So in answer to your question, I am beginning to think that this guy is a phony. Obama seems to have no firm principles that I can discern that he will adhere to. His only principle is his own aggrandizement. This is a very dangerous mindset for a president to have.

JW: Do you consider Obama to be worse than George W. Bush?

NH: Oh, much worse. Bush essentially came in with very little qualifications for presidency, not only in terms of his background but he lacked a certain amount of curiosity, and he depended entirely too much on people like Rumsfeld, Cheney and others. Bush was led astray and we were led astray. However, I never thought that Bush himself was, in any sense, "evil." I am hesitant to say this about Obama. Obama is a bad man in terms of the Constitution. The irony is that Obama was a law professor at the University of Chicago. He would, most of all, know that what he is doing weakens the Constitution.

In fact, we have never had more invasions of privacy than we have now. The Fourth Amendment is on life support and the chief agent of that is the National Security Agency. The NSA has the capacity to keep track of everything we do on the phone and on the internet.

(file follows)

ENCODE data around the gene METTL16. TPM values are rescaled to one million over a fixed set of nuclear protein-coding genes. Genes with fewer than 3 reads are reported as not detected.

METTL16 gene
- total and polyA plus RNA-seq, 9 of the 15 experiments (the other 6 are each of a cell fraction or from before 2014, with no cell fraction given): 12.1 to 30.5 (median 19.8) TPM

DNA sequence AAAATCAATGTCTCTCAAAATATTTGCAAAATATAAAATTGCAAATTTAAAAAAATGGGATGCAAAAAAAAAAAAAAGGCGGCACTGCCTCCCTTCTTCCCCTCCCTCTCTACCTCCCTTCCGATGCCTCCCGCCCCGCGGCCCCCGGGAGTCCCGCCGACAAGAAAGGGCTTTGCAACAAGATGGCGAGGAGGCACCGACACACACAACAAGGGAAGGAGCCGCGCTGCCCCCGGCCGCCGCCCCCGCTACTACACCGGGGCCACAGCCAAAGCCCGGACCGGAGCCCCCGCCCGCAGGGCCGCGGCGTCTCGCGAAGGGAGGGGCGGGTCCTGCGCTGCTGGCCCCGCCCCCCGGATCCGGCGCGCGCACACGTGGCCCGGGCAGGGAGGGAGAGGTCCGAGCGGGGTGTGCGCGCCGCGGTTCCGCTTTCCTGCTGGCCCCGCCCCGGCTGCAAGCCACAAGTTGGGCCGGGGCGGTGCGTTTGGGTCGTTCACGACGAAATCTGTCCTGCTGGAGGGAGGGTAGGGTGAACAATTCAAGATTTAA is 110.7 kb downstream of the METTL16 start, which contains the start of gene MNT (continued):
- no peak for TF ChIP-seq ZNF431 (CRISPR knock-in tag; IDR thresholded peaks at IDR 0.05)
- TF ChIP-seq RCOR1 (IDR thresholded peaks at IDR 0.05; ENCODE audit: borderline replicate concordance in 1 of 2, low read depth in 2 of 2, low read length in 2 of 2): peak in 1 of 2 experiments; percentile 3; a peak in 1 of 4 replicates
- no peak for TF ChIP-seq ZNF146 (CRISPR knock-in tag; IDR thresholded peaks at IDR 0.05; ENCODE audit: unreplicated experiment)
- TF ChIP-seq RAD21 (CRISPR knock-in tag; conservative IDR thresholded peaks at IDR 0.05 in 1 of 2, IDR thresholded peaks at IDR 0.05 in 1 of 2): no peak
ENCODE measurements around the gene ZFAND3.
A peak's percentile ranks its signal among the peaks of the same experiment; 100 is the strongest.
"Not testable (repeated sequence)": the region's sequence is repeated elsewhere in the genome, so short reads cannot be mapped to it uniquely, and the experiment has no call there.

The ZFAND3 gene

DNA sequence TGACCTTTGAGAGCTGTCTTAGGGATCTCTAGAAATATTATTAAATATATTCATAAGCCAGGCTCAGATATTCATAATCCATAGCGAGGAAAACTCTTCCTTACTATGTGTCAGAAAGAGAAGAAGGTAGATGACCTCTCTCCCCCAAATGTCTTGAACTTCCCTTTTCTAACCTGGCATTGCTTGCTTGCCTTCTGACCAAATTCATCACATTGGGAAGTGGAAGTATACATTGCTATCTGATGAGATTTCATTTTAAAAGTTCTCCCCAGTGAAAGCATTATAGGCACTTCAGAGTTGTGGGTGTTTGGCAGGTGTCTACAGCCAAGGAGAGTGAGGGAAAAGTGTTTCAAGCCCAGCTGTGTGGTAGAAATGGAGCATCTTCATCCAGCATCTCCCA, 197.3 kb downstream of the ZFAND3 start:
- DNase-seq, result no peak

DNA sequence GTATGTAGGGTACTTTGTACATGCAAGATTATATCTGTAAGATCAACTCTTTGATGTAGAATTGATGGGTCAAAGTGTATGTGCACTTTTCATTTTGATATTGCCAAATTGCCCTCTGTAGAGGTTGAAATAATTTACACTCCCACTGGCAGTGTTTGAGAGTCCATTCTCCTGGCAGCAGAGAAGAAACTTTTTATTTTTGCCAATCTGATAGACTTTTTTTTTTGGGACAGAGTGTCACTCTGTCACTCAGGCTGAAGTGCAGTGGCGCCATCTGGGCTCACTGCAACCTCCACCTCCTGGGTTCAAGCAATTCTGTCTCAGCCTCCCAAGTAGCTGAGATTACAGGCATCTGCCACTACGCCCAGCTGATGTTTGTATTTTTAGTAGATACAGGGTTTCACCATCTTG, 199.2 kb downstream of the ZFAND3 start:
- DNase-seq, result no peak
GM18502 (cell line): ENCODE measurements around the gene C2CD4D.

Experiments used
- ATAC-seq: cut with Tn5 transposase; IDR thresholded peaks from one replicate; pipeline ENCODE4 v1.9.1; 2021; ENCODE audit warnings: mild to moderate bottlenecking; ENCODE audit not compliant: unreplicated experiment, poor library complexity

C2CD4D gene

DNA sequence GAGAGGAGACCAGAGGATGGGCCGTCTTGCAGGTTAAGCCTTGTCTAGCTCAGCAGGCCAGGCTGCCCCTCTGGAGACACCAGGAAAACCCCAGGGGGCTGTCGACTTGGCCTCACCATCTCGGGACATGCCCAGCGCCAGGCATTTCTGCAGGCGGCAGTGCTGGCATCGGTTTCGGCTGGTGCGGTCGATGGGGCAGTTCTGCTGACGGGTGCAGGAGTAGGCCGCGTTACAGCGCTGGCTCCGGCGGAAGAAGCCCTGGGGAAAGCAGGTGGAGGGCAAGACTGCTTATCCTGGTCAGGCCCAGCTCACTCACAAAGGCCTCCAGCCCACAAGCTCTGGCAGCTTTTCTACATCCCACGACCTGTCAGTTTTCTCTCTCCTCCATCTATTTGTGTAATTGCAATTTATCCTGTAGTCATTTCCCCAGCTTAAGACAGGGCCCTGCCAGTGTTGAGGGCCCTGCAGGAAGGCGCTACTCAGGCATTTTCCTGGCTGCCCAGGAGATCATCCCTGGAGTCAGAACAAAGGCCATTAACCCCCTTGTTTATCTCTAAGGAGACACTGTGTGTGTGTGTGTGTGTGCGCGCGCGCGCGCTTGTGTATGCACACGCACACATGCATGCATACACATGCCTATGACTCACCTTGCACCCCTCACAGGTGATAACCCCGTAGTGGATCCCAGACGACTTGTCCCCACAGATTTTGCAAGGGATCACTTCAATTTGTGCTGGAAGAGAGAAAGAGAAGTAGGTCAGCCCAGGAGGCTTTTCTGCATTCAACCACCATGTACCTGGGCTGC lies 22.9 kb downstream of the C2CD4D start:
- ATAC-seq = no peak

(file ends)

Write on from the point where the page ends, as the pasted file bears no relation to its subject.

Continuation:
Obama has done nothing about that. In fact, he has perpetuated it. He has absolutely no judicial supervision of all of this. So all in all, Obama is a disaster.

JW: Obama is not reversing the Bush policies as he promised. But even in light of this, many on the Left are very, very quiet about Obama. Why is that?

NH: I am an atheist, although I very much admire and have been influenced by many traditionally religious people. I say this because the Left has taken what passes for their principles as an absolute religion. They don't think anymore. They just react. When they have somebody like Obama whom they put into office, they believed in the religious sense and, of course, that is a large part of the reason for their silence on these issues. They are very hesitant to criticize Obama, but that is beginning to change. Even on the cable network MSNBC, some of the strongest proponents of Obama are now beginning to question, if I may use their words, their "deity."

JW: Is the so-called health commission that you referred to earlier what some people are referring to as death panels? Is that too strong a word?